"The question "why do bad things happen to good people?" that plagued philosophers and clerics had a very simple answer. In the Great War between Good and Evil, Evil had come out the victor. The Truth about this was hidden from most of humanity because the victors wrote the history. In the minds of men, evil became the good and vice versa. There were, however, a few who knew the Truth, and that few, calling themselves The Army, waged a continuing war against The Enemy" - (location 327)

We are not winning, he is right. We struggle each day with the expanse of technology, each day riding the wave of temptation and someone else's Machiavellian machinations attempting to construct the outcome through greed, information and exposure. How could a millinial war of Angel and Demons compete?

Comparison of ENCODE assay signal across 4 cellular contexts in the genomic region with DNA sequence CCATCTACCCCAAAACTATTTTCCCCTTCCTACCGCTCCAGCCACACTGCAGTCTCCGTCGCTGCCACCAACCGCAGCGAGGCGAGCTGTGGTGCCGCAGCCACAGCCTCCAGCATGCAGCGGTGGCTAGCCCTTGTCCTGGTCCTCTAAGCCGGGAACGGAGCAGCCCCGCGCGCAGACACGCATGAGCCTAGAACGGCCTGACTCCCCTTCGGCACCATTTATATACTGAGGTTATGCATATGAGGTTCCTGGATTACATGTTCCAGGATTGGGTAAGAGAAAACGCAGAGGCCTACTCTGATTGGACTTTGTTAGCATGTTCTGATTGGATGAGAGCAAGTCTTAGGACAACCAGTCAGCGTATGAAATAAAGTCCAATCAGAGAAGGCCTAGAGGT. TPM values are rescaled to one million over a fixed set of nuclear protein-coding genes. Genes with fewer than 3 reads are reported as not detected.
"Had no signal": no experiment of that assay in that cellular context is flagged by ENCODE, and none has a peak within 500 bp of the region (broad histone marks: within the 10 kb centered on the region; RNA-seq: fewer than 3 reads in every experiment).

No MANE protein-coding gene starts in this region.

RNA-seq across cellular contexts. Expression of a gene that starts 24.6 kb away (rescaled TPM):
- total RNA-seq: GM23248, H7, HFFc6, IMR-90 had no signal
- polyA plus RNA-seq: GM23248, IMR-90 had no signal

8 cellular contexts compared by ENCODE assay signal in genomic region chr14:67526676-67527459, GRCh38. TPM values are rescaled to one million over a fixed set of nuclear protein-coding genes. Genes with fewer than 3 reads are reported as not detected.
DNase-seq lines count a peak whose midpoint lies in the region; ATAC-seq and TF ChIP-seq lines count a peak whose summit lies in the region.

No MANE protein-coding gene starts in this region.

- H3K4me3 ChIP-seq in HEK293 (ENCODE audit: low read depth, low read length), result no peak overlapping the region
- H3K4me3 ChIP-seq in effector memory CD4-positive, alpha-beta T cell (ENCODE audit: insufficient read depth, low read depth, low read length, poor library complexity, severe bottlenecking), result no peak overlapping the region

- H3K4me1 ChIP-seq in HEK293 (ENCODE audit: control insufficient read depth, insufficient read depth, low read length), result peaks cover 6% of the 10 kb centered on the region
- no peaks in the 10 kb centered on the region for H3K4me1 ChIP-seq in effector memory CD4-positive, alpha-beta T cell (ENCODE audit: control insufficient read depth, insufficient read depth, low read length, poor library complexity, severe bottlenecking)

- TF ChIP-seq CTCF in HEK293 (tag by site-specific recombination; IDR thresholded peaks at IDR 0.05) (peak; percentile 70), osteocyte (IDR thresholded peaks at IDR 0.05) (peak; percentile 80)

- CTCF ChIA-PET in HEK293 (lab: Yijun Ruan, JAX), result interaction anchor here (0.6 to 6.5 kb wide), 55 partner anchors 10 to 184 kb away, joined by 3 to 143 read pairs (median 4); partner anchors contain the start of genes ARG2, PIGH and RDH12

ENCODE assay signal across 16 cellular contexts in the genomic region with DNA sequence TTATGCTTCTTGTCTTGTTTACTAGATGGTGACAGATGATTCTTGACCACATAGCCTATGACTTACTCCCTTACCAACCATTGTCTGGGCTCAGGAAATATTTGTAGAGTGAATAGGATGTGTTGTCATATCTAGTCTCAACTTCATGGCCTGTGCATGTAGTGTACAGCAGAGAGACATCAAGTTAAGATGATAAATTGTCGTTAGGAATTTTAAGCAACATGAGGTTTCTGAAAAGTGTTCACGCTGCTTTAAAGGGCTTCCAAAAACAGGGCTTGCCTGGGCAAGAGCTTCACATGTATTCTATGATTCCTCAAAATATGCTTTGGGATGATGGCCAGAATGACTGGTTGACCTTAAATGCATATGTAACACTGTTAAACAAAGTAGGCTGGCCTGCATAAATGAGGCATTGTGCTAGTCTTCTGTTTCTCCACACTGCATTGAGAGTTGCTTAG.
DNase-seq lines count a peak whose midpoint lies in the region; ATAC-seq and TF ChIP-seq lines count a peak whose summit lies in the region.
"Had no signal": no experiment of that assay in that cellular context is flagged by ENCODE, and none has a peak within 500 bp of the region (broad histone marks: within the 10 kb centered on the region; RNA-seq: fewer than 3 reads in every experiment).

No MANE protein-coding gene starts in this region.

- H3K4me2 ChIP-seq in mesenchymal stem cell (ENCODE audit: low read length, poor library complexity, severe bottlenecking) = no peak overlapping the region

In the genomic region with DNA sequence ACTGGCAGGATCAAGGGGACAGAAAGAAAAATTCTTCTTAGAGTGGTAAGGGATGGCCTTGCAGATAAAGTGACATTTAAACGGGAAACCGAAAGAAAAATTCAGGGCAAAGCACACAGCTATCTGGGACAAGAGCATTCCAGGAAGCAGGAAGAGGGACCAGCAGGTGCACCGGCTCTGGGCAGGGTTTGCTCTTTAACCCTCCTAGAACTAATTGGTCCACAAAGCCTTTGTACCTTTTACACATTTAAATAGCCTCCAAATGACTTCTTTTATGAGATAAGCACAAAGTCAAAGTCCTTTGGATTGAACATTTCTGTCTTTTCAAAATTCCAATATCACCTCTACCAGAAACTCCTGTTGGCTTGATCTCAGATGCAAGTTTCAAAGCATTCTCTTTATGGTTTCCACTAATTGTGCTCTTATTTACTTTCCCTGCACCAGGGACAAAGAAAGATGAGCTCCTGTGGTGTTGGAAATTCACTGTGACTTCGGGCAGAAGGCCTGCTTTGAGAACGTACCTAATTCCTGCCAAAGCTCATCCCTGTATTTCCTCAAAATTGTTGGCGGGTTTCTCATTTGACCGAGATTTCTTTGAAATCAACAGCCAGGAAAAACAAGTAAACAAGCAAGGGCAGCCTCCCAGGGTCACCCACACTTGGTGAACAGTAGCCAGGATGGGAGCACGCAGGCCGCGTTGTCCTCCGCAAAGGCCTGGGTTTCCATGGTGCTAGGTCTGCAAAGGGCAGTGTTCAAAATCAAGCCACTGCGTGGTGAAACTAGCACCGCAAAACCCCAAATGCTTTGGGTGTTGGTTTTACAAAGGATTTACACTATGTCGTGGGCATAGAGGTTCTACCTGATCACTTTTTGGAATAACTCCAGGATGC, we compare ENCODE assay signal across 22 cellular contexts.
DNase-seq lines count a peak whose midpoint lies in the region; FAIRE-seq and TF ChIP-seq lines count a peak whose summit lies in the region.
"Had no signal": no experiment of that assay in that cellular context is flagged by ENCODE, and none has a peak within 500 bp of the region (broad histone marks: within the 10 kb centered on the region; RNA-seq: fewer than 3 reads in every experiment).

It has been shown in many different dreamers works the representatives and agents of Evil usually are more with the times and willing to embrace each new temptation within the gluttonous actions and hedonistic-like sensation junky lifestyle humankind live today. or attempt too. I will not to restrict this to Western culture, even in third world countries people strive to own a piece of the future. From childhood we learn it is always a bit easier being bad than being good. Though the end result may not be as fun or rewarding.